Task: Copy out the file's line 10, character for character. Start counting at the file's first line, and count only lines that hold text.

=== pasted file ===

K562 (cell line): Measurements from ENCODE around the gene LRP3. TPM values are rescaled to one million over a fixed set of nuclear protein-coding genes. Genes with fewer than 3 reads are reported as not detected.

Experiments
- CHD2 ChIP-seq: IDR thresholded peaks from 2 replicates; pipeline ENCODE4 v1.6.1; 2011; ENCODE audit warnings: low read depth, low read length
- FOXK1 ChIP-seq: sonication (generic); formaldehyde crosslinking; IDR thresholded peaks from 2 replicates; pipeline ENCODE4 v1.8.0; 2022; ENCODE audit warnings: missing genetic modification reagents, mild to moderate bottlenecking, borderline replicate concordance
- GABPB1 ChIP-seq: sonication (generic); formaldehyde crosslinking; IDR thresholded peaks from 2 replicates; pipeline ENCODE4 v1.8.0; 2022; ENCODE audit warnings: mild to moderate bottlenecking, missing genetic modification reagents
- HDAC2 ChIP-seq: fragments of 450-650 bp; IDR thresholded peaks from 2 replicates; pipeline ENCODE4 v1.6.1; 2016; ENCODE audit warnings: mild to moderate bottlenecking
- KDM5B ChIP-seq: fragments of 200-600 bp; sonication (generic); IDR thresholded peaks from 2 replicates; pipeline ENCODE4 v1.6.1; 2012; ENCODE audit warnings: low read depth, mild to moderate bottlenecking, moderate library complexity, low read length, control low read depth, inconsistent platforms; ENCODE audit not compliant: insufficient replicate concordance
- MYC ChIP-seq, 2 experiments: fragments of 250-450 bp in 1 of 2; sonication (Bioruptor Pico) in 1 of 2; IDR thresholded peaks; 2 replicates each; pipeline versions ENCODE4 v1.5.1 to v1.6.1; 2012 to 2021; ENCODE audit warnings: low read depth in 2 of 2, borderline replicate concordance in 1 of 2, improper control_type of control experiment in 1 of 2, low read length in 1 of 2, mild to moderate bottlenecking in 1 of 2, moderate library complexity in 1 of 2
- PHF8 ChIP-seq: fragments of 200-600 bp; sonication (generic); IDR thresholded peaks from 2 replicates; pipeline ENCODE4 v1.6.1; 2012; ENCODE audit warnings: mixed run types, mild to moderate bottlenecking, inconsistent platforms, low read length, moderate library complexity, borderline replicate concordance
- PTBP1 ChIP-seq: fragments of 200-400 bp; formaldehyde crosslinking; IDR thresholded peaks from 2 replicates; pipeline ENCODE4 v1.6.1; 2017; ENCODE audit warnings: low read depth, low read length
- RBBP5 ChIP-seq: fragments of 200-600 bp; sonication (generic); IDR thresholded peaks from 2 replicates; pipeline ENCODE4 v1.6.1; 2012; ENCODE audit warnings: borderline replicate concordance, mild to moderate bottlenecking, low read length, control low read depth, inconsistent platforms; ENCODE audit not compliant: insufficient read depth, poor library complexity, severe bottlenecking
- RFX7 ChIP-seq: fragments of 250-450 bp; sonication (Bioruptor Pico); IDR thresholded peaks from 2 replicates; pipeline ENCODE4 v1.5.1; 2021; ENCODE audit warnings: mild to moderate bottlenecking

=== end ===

- PTBP1 ChIP-seq: fragments of 200-400 bp; formaldehyde crosslinking; IDR thresholded peaks from 2 replicates; pipeline ENCODE4 v1.6.1; 2017; ENCODE audit warnings: low read depth, low read length